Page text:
How to Decorate Easter Eggs
I learned how to decorate Easter eggs from my Granny, sitting at her kitchen table one rainy afternoon. I was just a little girl at the time.
Hand blown and decorated Easter eggs
It's a tradition I've enjoyed ever since and I've loved teaching it to
my own son. I hope that one day I'll be lucky enough to have grandkids I
can pass this craft onto too!
How to Decorate Easter Eggs - Materials
- Plenty of eggs (I always make sure I have some extras, in case of accidents!)
- A bowl large enough for all the eggs to fit in
- A bowl filled with water and half a cup of vinegar
- Warm (not boiling) water
- A fine needle
- A long needle or wooden kebab stick
- Small screwdriver
- Acrylic paint / coloured sharpies / food colouring
- An old saucepan (if using food colouring)
- Decorations (eg beads/sequins/glitter etc)
- PVA glue
- Paper kitchen towel
- Assorted paint brushes
How to Decorate Easter Eggs - Preparation
- Wash the eggs and carefully place them in the bowl, then add warm water to cover and leave for 10 minutes
- Grasp the egg firmly in one hand and use the needle to make a small hole at each end of the egg
- Use the small screwdriver to make the holes a little larger - working very gently, to avoid cracking the shell
- Hold the egg over the sink
- Insert the large needle / kebab stick into the egg (in through one hole and out of the other)
The egg will start to empty but you might need to give a it little encouragement - it's pretty gloopy but kids love that stuff!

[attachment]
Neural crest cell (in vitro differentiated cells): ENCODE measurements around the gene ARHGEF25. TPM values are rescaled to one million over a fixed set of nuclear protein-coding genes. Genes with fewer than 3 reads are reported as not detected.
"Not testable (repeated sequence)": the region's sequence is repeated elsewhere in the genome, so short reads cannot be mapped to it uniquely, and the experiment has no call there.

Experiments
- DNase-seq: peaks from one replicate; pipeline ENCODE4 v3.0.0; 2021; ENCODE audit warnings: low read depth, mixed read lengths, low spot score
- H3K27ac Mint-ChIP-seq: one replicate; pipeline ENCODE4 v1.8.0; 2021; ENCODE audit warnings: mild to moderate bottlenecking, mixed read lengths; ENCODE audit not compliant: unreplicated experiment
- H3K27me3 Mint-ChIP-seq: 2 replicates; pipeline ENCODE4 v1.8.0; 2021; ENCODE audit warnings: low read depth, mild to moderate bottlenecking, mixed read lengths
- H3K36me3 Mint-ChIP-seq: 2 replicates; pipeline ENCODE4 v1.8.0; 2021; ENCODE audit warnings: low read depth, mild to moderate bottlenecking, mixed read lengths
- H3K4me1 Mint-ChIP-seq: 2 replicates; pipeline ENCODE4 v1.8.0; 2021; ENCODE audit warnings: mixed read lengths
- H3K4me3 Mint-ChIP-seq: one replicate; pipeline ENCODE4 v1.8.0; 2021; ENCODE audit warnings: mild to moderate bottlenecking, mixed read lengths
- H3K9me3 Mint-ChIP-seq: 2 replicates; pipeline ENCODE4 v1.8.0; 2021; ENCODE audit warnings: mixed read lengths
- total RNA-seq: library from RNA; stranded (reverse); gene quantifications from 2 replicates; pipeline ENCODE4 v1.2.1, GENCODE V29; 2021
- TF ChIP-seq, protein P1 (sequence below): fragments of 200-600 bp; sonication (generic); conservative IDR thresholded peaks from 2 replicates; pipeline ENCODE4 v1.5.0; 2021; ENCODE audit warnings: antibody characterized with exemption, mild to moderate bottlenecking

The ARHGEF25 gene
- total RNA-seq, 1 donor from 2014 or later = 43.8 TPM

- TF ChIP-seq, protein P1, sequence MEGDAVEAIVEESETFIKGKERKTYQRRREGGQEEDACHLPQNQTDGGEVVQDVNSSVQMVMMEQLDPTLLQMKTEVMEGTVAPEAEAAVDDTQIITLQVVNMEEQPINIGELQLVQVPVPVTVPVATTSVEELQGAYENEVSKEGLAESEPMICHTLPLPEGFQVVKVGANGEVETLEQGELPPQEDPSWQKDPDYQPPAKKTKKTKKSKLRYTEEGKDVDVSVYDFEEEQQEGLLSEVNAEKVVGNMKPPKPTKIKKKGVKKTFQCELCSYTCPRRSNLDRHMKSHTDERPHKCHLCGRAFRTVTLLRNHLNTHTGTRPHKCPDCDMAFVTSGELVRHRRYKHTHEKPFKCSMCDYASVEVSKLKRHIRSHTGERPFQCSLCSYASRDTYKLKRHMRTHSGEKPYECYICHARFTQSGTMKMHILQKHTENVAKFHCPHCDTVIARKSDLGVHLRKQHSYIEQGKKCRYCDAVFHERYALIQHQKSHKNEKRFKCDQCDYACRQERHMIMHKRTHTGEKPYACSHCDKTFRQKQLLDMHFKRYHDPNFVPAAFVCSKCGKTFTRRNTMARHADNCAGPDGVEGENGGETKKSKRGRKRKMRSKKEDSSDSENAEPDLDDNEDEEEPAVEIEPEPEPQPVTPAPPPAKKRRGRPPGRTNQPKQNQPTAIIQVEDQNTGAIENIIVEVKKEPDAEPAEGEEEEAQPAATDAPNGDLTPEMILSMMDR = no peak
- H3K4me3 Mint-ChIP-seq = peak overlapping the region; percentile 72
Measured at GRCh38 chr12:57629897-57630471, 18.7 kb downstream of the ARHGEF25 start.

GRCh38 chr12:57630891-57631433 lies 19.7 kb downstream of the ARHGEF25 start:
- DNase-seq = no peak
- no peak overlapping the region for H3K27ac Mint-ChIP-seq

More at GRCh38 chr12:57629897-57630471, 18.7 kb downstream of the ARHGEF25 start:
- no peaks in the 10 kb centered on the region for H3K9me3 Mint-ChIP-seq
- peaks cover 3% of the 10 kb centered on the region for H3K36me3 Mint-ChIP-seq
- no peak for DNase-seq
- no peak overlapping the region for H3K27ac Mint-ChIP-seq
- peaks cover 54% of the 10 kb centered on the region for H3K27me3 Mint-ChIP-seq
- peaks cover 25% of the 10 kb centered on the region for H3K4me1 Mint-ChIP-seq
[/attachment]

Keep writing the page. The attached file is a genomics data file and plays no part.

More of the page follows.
- Hold the egg under the tap, to drain everything from inside.
- Place the egg in the bowl of water and vinegar, and leave for 10 minutes (this stops the egg from getting smelly)
Pat the eggs dry with kitchen towel and leave to drain for a further 30 minutes.
Here's the fun bit where you can let your creativity go wild because there's no right or wrong way to decorate your eggs!
I find that using a sharpie to create the 'base' colour works well - sharpies are easier to handle and so much less messy for little hands than trying to use paint! Alternatively, you can boil your eggs for 10 minutes in an old pan, with a few drops of food colouring (best to do this bit for the kids!!)
Once you have your base colour(s) on, you can start to decorate your eggs. It's fun to experiment with different looks - here are some suggestions:
- Cover the egg with PVA glue and then roll in colourful feathers. Add black bead eyes and a little red triangle red felt beak
- Make funny faces with felt or beads, and wool for hair
- Use a fine tipped paint brush to add fancy swirls
- Apply PVA glue to the ends of the egg and then dip in beads
- Draw in circles or other shapes in with contrasting sharpies
- Have a competion to make eggs with a theme eg spacemen / dancers / Disney characters
- Draw a line of PVA glue round the 'waist' of the egg, then roll it in glitter
- Experiment with geometric lines / shapes with a paint brush
The beauty of making decorated Easter eggs is that the "look" of the egg
depends entirely on the decorating technique you pick and on the artist! You can use funky, wild colours and patterns
for something fun or solid colors for a more understated, classic look.
Decorated Easter eggs in an Easter nest with handmade Easter chick
I hope you enjoyed these decorated Easter eggs. You might also like...
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